It has become common for me to be late with the notes to the Boxscore Geeks show. And sadly, they'll be late again as a 3 am trade means I decided I'd write about Boban instead of the show. Shocker! Here we go.
Another big trade deadline trade goes down that doesn't involve Anthony Davis! Let's examine how the 76ers made a trade reminiscent of a different era.
Details and Resource
The Clippers get:
- Landry Shamet, age 21, year one of a 1st round rookie-scale contract (roughly $10 mill over four seasons, if options exercised)
- Wilson Chandler, age 31, expiring deal, Bird Rights Retained
- Mike Muscala, age 27, expiring deal, no Bird Rights
- Philadelphia's 2020 first-round pick (meh)
- Miami's 2021 first-round pick (unprotected)
- Two second round picks
The 76ers get:
- Tobias Harris, age 26, expiring deal, Bird Rights retained.
- Boban Marjonovic, age 30, expiring deal, no Bird Rights
- Mike Scott, age 30, expiring deal, no Bird Rights.
Trade grades can be silly, so let's use a more serious scale. Memes! Here's how I grade the two teams. First, the 76ers:
And now the Clippers:
In short, I think this is a pretty good trade for the 76ers and a questionable trade for the Clippers. There are several ways to analyze this trade, so let's try as many as possible:
Here are the players the 76ers acquired:
|Boban Marjanovic||Mike Scott||Tobias Harris||Average WING||Average BIG|
|Position||C (5.0)||SF (3.0)||PF (4.0)||GF (2.5)||FC (4.5)|
Let's start with our favorite: Boban is a perpetually underutilized big. Per-minute he's been one of the best players in the NBA. Admittedly with Marcin Gortat and Montrezl Harrel, the Clippers were a bit bloated at the frontcourt. That said, we think this is an excellent problem to have. For the 76ers if he's a reasonable backup for Embiid that can also make sure Embiid gets rest, he's a great addition.
The "key" piece of this trade is Tobias Harris. Admittedly, we think Tobias is a bit below average ... kind of. In this week's Boxscore Geeks show we talk a mistake we might have made to our recipe a few years back. Namely, combining bigs (PF-C) was wrong given modern NBA strategy. So Tobias might be a bit better than he appears, especially if you think he's splitting forward duties with Danilo. Also, Tobias is a versatile player that might be better suited for the Small Forward position. As he's likely replacing Wilson Chandler, who was also played out of position, that's unlikely. Regardless, he's a significant upgrade over Wilson Chandler, and an excellent outside scorer, something the 76ers starting five need. He might not be worth the contract he'll demand, but we'll get to that soon.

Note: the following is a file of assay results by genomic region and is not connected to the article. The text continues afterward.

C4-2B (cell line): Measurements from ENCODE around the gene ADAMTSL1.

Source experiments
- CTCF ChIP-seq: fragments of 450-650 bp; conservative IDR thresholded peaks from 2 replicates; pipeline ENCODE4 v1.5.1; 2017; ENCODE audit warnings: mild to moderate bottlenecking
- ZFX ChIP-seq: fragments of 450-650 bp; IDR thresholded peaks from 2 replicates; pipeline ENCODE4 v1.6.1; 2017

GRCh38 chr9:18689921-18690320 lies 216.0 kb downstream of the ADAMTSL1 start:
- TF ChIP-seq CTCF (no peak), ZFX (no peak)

Mike Scott is meh, he's a "downgrade" from Mike Muscala, but hopefully, he was just here to make the contracts work.
Player wise: the 76ers got the best player in the deal (The Jeff Van Gundy method of deciding a trade winner, which we agree with), an upgrade to one of their starters, and an upgrade to a "Brian Bin of Productivity" they were hurting in (outside scoring). We call this a win. Onto the Clippers.
|Landry Shamet||Wilson Chandler||Mike Muscala||Average WING||Average BIG|
|Position||SG (2.8)||PF (4.0)||PF (4.2)||GF (2.5)||FC (4.5)|
Wilson Chandler and Mike Muscala are "established veterans" that haven't shown much. At this point, I don't think Wilson Chandler is a productive NBA player, especially at the four. Landry Shamet in an above average rookie with some scoring skills, he might turn out alright, it's too early to see.
The Short Term
Here's an interesting aspect of this trade, outside of Landry Shamet, all of these players are on the final year of their contract. Tobias Harris is the only real player worth re-signing. So it's possible to view this as a "what does this do for me this year" trade. In that regard, the Clippers made themselves worse in the midst of a playoff push, while the 76ers strengthened themselves while trying to secure a top spot in the playoffs. If you've followed us for a while, you know which plan we're more behind. But let's get onto the long term
The Long Term: Draft Picks are Meaningless
Let's hit the first big topic. A sticking point I saw was how expensive this trade was for the 76ers, and the reason was they gave up two first round picks, one of which is "unprotected" in 2021. They also gave up two second-round picks. I view draft picks a lot like cars. As soon as they're off the lot, they drop in value by half. The Lakers spent years in the top of the draft, acquired a young core, and when it came time to cash them in, they found out the market value wasn't that hot. What's more the 76ers are a team that showed by merely making small trades it was easy to rack up second-round draft picks.